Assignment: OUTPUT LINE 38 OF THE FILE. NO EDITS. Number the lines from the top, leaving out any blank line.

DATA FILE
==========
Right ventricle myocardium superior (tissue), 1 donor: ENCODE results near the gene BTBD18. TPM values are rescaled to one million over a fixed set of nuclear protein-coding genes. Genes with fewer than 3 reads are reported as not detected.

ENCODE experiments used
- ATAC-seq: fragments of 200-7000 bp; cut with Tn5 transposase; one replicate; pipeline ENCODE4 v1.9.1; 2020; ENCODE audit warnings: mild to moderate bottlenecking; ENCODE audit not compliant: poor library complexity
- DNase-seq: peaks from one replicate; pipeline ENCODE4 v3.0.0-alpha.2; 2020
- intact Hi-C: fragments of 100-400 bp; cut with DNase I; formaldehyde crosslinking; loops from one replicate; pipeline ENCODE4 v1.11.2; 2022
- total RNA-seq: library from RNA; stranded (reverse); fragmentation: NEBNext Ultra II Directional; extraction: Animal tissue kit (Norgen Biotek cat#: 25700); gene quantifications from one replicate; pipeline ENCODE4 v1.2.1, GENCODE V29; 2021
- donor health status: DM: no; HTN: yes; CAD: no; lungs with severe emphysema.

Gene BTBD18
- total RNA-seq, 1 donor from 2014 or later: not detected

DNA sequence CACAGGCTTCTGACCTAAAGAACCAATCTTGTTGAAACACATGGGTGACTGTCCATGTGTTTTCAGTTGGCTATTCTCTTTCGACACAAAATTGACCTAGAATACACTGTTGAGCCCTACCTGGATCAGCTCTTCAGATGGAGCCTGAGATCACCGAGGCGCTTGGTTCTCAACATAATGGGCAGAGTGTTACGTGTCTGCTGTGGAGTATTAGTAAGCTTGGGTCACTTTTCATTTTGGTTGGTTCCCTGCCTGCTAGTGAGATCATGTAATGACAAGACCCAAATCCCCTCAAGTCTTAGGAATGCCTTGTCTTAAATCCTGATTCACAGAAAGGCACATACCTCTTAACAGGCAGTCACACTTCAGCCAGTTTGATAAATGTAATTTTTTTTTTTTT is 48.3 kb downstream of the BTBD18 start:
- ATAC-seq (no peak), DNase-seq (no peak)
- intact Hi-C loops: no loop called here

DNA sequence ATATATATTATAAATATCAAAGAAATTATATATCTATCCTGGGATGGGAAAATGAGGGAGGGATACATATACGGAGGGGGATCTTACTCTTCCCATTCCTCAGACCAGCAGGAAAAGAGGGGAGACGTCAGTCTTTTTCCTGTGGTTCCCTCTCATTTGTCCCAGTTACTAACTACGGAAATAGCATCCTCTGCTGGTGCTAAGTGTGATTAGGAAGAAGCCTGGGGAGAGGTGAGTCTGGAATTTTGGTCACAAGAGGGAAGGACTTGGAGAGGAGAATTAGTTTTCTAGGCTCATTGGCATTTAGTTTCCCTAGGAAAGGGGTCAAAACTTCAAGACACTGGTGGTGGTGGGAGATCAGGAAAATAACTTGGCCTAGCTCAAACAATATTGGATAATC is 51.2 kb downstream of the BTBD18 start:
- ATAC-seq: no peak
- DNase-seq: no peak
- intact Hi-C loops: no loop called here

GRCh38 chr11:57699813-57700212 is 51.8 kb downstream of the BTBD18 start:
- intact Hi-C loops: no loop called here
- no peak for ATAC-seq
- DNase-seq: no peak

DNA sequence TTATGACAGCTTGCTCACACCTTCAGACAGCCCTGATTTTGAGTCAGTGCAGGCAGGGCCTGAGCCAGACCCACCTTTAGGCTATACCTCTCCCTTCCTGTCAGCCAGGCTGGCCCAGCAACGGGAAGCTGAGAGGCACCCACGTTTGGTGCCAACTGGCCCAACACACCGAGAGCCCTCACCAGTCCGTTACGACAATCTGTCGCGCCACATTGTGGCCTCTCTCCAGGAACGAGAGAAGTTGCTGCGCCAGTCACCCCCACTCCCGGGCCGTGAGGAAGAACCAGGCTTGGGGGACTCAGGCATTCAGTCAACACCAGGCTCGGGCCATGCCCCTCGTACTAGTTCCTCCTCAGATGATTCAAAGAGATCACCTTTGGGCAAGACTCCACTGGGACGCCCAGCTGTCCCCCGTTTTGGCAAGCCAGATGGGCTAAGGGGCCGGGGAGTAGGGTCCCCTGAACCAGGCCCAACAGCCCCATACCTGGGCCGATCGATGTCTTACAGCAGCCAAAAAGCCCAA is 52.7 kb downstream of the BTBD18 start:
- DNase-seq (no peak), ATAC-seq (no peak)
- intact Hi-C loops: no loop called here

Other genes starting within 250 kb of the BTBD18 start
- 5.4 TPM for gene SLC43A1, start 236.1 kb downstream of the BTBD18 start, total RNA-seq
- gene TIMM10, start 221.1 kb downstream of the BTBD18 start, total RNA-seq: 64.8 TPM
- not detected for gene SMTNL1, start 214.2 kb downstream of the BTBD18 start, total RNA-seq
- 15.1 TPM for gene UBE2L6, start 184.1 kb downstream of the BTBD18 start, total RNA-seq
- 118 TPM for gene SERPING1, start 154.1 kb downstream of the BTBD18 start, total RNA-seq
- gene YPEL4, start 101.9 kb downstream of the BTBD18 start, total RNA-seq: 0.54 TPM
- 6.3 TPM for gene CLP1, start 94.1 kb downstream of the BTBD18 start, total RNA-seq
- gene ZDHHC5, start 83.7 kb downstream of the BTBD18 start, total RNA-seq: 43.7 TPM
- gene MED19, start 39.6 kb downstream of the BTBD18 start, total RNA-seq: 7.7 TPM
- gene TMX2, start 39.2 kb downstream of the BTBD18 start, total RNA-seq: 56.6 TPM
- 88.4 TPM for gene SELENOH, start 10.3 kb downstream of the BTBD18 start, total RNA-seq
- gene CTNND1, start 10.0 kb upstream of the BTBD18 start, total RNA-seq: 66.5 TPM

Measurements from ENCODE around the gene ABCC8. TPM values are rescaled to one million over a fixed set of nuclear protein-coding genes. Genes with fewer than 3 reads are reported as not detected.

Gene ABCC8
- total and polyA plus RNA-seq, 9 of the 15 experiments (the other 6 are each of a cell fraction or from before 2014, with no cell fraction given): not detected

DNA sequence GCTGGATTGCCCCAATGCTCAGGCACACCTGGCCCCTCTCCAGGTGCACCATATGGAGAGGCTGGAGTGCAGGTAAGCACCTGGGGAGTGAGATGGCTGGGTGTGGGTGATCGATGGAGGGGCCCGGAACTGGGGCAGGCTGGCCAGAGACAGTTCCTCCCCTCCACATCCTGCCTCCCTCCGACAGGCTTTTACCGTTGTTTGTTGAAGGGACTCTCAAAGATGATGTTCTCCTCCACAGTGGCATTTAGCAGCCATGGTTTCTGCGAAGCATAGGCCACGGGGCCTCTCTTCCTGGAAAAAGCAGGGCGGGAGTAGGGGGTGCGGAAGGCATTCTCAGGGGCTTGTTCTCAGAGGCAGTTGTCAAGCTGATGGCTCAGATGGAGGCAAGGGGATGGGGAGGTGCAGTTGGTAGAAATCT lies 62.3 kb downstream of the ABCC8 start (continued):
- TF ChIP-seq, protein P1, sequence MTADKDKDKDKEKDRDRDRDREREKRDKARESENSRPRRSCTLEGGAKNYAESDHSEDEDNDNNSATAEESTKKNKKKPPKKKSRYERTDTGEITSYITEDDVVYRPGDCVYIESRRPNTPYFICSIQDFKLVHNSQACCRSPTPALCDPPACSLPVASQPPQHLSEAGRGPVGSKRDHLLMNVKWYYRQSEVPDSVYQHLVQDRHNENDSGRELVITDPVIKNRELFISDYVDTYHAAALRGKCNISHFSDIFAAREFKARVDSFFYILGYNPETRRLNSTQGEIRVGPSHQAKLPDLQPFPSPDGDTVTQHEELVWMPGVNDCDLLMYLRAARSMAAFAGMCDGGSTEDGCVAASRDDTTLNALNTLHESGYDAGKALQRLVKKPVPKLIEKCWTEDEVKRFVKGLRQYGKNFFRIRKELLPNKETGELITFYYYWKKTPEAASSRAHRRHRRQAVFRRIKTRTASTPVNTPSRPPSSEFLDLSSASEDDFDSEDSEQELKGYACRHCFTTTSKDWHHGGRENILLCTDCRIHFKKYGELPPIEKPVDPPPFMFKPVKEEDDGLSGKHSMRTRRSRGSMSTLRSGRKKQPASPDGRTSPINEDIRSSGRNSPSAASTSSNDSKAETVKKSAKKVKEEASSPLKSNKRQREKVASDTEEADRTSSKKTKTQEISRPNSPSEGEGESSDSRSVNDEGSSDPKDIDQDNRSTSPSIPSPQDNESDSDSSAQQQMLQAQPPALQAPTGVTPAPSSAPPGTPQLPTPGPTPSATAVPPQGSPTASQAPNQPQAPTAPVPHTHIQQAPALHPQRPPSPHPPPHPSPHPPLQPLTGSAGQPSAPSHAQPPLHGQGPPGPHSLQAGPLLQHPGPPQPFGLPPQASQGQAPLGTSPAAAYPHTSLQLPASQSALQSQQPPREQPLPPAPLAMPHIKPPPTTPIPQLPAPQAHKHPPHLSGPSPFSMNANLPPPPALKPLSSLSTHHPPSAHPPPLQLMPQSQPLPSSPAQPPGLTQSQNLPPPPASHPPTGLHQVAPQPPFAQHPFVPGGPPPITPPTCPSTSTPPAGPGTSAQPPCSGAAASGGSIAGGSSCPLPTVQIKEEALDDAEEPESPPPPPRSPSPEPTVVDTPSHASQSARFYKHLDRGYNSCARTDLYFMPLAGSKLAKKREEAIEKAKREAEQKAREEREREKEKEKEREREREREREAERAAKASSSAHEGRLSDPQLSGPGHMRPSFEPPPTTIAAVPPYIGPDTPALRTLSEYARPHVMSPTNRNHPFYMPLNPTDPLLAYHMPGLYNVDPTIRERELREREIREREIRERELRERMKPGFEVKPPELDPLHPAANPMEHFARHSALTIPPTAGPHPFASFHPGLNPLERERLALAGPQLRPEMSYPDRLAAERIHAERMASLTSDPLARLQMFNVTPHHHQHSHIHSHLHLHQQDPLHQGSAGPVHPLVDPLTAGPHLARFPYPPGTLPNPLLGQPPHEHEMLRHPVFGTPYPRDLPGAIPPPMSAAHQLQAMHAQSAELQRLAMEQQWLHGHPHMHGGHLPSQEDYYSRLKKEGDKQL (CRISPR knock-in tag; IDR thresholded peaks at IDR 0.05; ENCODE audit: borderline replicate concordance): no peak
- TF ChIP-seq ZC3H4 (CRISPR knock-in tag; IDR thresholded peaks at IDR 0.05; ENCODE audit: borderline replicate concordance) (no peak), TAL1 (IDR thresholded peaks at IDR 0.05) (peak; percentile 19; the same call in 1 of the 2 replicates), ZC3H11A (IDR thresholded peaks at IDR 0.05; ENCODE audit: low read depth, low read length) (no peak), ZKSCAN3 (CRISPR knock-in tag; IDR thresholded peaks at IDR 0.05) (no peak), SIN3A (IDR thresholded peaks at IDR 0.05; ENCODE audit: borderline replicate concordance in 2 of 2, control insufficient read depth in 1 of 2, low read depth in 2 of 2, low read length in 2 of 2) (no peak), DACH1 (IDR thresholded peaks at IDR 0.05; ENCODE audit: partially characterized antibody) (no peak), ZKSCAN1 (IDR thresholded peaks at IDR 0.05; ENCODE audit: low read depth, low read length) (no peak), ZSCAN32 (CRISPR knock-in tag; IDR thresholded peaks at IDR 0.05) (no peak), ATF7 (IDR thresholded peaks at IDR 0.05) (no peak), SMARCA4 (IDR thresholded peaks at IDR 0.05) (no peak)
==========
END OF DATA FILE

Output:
Gene ABCC8